In Brief

Budget 2016: Osborne in line for another £20bn+ windfall

Lower debt servicing costs could offset weaker tax revenues as a result of market turmoil

George Osborne might be about to get lucky for the second major fiscal policy review in a row, with lower-than-expected debt servicing costs set to hand him a £20bn boost to the country's coffers.

At the Autumn Statement in December, at which a comprehensive assessment of spending and agreed cuts within each government department was presented, stronger tax receipts and lower borrowing costs handed the Chancellor a £27bn reduction in the cost of paying down the country's massive £1.5trn debt pile.

He makes his Budget announcement next month - and analysts have been lining up to predict woes for the public finances as a result of the turbulence hitting the global economy.

The Institute for Fiscal Studies, for example, predicted the previously forecast £10bn surplus by 2019/2020 could be more than offset by lower capital gains tax revenues and a smaller-than-hoped gain in income tax receipts, as wage rises continue to disappoint during a period of ultra-low inflation. It said benefits would have to be cut further and that there was a one in four chance of unexpected tax rises.

But once again, Osborne should be able to show the economic dynamic robbing him with one hand gives back with the other. Capital Economics has calculated the rush to safe havens by investors that is causing the current market unrest is also driving down the rates of interest on government bonds, which hit a record low of 1.3 per cent last week, according to the Daily Telegraph.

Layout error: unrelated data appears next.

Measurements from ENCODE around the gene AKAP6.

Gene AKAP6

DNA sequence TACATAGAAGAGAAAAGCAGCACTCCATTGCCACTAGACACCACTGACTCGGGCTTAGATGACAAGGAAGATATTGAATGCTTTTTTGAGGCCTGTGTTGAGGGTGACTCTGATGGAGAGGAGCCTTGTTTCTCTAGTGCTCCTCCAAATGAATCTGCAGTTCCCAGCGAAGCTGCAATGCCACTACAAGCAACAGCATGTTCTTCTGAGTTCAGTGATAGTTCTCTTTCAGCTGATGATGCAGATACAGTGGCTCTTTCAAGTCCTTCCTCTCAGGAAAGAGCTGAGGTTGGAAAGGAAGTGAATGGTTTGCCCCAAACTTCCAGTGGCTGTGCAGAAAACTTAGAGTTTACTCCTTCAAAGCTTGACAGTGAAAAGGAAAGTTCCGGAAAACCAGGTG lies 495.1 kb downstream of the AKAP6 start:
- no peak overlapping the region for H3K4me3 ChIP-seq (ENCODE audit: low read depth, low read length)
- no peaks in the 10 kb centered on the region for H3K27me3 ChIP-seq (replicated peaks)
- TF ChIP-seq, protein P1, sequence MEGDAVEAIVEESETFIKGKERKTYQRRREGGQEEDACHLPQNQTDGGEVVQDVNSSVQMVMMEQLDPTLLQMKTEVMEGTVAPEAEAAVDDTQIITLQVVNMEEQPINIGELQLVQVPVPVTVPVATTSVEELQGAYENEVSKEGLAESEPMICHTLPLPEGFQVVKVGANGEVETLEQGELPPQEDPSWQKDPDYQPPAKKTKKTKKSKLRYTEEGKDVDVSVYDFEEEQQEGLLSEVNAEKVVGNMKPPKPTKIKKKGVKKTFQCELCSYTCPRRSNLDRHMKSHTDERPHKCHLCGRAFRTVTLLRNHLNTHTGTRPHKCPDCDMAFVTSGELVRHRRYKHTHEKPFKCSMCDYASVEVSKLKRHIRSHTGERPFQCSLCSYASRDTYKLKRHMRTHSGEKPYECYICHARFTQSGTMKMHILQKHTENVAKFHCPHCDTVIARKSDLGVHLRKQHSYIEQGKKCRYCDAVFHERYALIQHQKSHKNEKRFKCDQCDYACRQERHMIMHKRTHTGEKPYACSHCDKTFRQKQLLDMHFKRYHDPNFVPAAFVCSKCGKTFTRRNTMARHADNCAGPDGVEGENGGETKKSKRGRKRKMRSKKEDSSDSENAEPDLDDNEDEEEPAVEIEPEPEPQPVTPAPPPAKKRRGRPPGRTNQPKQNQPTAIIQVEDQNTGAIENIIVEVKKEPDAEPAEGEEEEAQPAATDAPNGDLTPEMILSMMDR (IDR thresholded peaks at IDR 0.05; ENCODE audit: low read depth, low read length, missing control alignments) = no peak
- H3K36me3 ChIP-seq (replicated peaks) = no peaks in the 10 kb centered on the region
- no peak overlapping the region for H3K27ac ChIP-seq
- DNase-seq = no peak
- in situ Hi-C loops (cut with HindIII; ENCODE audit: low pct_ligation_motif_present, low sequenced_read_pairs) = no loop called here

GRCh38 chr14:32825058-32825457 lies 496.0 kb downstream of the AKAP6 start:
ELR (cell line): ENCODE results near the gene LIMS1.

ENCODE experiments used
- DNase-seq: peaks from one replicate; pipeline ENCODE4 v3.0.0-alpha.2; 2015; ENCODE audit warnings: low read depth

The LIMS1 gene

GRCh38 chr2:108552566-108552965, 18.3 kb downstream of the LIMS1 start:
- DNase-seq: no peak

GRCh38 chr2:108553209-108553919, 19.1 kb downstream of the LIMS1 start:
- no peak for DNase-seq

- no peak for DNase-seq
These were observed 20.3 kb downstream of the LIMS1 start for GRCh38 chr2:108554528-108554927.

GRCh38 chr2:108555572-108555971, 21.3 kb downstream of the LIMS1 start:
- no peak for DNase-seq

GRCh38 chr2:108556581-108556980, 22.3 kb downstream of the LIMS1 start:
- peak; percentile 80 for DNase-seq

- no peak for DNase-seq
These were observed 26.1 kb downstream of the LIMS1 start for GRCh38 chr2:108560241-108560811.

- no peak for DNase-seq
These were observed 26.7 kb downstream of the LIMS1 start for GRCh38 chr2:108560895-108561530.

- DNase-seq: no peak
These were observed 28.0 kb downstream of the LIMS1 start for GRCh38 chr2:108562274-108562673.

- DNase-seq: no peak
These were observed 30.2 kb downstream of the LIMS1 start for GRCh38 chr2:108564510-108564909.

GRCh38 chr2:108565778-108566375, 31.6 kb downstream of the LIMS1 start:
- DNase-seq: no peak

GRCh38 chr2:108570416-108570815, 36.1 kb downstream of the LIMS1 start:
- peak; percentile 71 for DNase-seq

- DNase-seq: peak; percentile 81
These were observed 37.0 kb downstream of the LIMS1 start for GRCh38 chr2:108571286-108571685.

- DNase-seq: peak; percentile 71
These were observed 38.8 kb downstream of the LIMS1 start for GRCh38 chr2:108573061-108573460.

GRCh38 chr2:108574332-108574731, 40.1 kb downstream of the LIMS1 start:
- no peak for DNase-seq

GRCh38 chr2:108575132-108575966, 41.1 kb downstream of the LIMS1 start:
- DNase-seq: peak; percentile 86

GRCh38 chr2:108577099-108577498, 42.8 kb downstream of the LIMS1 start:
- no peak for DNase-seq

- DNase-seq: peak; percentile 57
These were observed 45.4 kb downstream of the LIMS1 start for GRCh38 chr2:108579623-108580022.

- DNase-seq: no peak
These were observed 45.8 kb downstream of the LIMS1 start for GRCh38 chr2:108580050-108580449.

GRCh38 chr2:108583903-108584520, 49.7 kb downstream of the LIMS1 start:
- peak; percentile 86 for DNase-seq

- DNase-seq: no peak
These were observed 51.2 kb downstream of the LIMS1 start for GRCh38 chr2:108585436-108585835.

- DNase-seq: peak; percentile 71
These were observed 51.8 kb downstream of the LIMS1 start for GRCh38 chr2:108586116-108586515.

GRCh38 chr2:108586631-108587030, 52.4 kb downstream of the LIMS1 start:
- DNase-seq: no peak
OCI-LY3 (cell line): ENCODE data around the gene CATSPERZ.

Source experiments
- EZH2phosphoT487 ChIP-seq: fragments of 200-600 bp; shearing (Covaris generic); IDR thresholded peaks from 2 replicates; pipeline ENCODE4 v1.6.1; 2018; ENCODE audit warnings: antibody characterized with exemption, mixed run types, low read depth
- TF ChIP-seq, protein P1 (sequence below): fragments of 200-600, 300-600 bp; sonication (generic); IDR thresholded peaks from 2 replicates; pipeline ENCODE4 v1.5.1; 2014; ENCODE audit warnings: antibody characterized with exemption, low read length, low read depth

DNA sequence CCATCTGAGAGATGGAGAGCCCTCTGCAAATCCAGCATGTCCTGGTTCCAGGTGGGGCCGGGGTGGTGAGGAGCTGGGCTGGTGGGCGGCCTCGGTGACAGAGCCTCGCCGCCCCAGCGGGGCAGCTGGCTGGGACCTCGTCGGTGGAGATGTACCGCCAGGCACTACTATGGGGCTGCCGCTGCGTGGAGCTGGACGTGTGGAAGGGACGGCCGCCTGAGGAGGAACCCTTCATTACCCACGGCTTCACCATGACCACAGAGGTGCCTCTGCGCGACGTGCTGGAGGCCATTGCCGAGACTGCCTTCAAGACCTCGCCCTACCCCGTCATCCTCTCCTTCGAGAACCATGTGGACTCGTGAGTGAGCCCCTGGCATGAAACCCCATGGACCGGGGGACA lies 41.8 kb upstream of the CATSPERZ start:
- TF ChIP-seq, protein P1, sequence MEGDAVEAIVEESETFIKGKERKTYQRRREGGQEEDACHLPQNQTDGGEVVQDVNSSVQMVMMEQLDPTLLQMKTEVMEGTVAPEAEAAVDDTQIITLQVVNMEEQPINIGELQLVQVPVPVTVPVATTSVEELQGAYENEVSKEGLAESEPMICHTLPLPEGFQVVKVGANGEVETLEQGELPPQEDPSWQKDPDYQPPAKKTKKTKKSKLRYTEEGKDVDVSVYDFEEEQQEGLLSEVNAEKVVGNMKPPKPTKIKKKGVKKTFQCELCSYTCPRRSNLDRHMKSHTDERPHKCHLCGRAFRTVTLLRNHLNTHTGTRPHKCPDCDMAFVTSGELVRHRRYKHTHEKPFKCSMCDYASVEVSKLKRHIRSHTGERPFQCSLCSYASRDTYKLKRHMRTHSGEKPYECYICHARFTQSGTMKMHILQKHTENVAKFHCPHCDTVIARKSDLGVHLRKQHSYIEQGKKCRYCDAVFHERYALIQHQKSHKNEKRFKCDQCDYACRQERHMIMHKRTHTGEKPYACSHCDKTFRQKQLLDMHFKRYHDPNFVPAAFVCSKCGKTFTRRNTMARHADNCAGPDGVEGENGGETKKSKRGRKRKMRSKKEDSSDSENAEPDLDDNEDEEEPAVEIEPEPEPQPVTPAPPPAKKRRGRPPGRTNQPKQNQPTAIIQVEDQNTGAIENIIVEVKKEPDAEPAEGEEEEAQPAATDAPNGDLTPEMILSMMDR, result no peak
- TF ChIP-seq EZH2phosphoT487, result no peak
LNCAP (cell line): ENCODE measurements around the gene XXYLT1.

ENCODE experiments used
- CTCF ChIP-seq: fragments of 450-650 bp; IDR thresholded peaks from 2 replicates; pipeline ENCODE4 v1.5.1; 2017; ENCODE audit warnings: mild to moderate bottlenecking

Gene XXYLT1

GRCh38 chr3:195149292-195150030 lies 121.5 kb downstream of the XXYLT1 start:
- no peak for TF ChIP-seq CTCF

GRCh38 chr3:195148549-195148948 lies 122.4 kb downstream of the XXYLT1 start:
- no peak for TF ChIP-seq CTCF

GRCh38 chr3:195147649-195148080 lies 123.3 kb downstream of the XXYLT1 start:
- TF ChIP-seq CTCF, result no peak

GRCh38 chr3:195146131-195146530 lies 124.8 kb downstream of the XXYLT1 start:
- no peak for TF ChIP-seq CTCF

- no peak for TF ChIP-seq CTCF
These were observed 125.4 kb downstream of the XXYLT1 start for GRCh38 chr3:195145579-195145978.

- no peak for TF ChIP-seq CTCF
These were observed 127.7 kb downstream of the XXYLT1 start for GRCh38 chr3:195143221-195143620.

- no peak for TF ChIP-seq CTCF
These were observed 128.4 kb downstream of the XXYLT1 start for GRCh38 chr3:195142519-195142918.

This will reduce government spending by £2bn this year alone – and by £21bn over the five years to 2020.

Osborne will also gain around £2.5bn from lower expectations for inflation, notes The Times, as this also has a knock-on effect on the cost of borrowing.

This should be enough to mean Osborne can hit his mandate of achieving an overall surplus by the end of this parliament, the paper adds.

It bases this on an assumed hit from reduced capital and income tax receipts totalling £7bn in 2019-20, plus an election pledge for income tax cuts of £8bn, compared to one-year gains of £5bn and the already planned surplus of a little more than £10bn.

Osborne will also be helped by the fact that despite the wider market turmoil, growth is thought unlikely to be revised lower. Fears may be mounting over the global economy, but UK consumers are seeing their disposable income rise, employment is rising and the focus on domestic demand is insulating the UK from the China-influenced headwinds.

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